Texan faces hate-crime charges in ‘knockout game’ case

A white Texas man faces federal hate-crime charges in an assault on a 79-year-old black man during a form of the “knockout game,” prosecutors said Thursday.

Conrad Alvin Barrett, 27, is charged with violating the federal Matthew Shepard and James Byrd Jr. Hate Crimes Prevention Act, the Justice Department said. The complaint alleges that Barrett, of Katy, near Houston, attacked the man Nov. 24, recorded the assault on his cellphone and showed the video to others.

The complaint says Barrett made several videos, including one in which he identifies himself and another in which he makes a racial slur. It also says Barrett had been working up to playing the knockout game for about a week.


According to the complaint, Barrett says in the video that “the plan is to see if I were to hit a black person, would this be nationally televised?”

The knockout game has been known by a variety of names since it came to public notice about 1992. Essentially, a person abruptly attacks a defenseless victim, trying to knock him out with a single blow. Nothing is stolen, and no other crime is reported. Recently, incidents have taken on a deeper dimension because perpetrators record the attacks, often by cellphone video, and some of those videos go viral.

In one video that caused a sensation in late November, a white Pennsylvania teacher is seen walking in broad daylight when a sucker punch from a teenager among a group of black youths sends him to the concrete. The 50-year-old teacher recovered.

Random assaults on strangers simply to knock them out have been reported over the years in St. Louis; Washington, D.C.; Syracuse, N.Y.; and Chicago, among other areas. In Jersey City, N.J., two 13-year-olds and a 14-year-old were charged as juveniles in the murder of Ralph Eric Santiago, 46, who was found Sept. 10 with his neck broken and his head wedged between iron fence posts. Prosecutors contend the youths were playing the knockout game.

In late May in Syracuse, a group of teenagers attempted to knock out a man with a single punch but wound up beating and stomping him to death, authorities say. A 16-year-old was convicted of manslaughter, and his 13-year-old codefendant pleaded guilty to assault. Both were sentenced to 18 months behind bars.

Earlier in May, Elex Murphy, now 20, was sentenced to life in prison plus 25 years for killing a Vietnamese immigrant in St. Louis as part the game in 2011.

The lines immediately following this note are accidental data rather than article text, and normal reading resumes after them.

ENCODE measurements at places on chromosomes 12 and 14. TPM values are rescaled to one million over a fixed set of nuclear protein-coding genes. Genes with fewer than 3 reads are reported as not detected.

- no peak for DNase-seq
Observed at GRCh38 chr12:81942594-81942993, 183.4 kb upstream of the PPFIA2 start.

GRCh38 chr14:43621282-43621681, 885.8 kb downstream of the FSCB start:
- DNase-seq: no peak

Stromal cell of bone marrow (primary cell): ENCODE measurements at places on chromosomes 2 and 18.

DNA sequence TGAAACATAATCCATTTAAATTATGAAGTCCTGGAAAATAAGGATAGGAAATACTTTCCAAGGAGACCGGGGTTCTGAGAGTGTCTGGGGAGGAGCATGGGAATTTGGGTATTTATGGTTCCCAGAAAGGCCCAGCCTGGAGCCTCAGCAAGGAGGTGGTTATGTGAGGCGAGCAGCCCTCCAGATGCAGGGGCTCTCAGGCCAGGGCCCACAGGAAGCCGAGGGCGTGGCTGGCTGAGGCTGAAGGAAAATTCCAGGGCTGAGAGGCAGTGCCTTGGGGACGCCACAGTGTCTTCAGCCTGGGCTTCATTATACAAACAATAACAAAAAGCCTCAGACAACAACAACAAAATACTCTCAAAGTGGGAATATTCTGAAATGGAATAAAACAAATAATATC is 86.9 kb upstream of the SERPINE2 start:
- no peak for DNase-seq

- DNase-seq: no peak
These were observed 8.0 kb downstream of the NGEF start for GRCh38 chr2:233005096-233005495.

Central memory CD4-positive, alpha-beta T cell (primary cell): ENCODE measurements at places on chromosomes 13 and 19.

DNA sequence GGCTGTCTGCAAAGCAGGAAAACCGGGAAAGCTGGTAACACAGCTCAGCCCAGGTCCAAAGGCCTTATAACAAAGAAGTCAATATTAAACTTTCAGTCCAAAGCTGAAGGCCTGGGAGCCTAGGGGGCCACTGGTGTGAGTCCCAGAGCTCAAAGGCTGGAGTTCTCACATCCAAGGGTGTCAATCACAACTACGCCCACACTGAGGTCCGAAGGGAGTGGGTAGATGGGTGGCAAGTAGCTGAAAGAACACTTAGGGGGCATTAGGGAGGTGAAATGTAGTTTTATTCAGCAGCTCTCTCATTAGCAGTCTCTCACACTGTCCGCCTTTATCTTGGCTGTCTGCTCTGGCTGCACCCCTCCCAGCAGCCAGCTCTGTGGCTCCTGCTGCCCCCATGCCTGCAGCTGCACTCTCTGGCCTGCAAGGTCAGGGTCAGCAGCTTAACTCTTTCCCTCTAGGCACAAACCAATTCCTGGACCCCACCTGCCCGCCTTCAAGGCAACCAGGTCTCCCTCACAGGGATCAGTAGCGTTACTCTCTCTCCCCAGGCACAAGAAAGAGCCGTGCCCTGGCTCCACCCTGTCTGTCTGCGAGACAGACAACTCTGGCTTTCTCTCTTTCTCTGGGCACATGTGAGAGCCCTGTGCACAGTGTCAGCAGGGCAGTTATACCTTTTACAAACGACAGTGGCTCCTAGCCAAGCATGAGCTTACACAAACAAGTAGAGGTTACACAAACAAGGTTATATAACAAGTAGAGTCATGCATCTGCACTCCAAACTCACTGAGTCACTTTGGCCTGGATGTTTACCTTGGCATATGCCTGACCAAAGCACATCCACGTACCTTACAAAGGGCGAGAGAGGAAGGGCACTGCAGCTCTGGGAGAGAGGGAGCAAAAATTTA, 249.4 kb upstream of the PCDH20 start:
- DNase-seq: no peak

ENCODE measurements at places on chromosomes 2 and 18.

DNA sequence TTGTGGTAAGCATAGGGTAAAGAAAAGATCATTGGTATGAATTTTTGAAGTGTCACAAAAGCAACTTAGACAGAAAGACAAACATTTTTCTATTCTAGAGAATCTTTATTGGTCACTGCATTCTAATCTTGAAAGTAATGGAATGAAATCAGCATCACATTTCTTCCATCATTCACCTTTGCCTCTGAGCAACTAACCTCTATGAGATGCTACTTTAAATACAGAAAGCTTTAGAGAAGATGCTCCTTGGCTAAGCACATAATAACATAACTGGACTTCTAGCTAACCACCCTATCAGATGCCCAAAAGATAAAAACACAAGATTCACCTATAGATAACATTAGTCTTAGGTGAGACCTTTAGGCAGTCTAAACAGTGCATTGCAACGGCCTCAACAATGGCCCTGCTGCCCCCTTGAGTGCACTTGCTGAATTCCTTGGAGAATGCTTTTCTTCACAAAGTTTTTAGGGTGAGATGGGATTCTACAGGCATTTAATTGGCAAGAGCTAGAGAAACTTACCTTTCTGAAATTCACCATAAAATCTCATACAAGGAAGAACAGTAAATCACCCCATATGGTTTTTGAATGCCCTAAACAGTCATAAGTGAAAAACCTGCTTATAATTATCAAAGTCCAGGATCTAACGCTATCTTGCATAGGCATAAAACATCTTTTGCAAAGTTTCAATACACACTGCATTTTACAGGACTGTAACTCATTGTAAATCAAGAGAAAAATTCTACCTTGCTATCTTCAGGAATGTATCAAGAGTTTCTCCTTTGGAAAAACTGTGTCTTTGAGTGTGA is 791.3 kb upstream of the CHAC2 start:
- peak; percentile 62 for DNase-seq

In New York City, at least one man was recently charged with a hate-crime assault in one of several attacks against Jews in Brooklyn. African American civil rights leaders have condemned the attacks as cowardly.

“These kids are targeting innocent people and in many cases specifically targeting Jewish folks,” the Rev. Al Sharpton, a television host and civil rights leader, said this month. He called on young people to stop playing the knockout game. “We would not be silent if it were the other way around, and we will not be silent now,” he said. “This behavior is racist, period. And we will not tolerate it.”

Many experts argue that such attacks are rare, if the game exists at all. But the incidents generate a high degree of fear because they are so random. The rapid dissemination of videos through social media can prompt copycat crimes, law enforcement officials say.

“Suspected crimes of this nature will simply not be tolerated,” U.S. Atty. Kenneth Magidson of the Southern District of Texas said in a statement as he announced the charges against Barrett. “Evidence of hate crimes will be vigorously investigated and prosecuted with the assistance of all our partners to the fullest extent of the law.”

Authorities accuse Barrett of hitting the elderly man with enough force that he immediately fell to the ground. They say Barrett laughed and said “knockout” as he ran to his vehicle and fled.

The victim had two jaw fractures and was hospitalized for several days, the Justice Department said.

“It is unimaginable in this day and age that one could be drawn to violently attack another based on the color of their skin,” said Stephen L. Morris, FBI special agent in charge of the Houston division. “We remind all citizens that we are protected under the law from such racially motivated attacks, and encourage everyone to report such crimes to the FBI.”

If convicted, Barrett could face up to 10 years in prison and a $250,000 fine.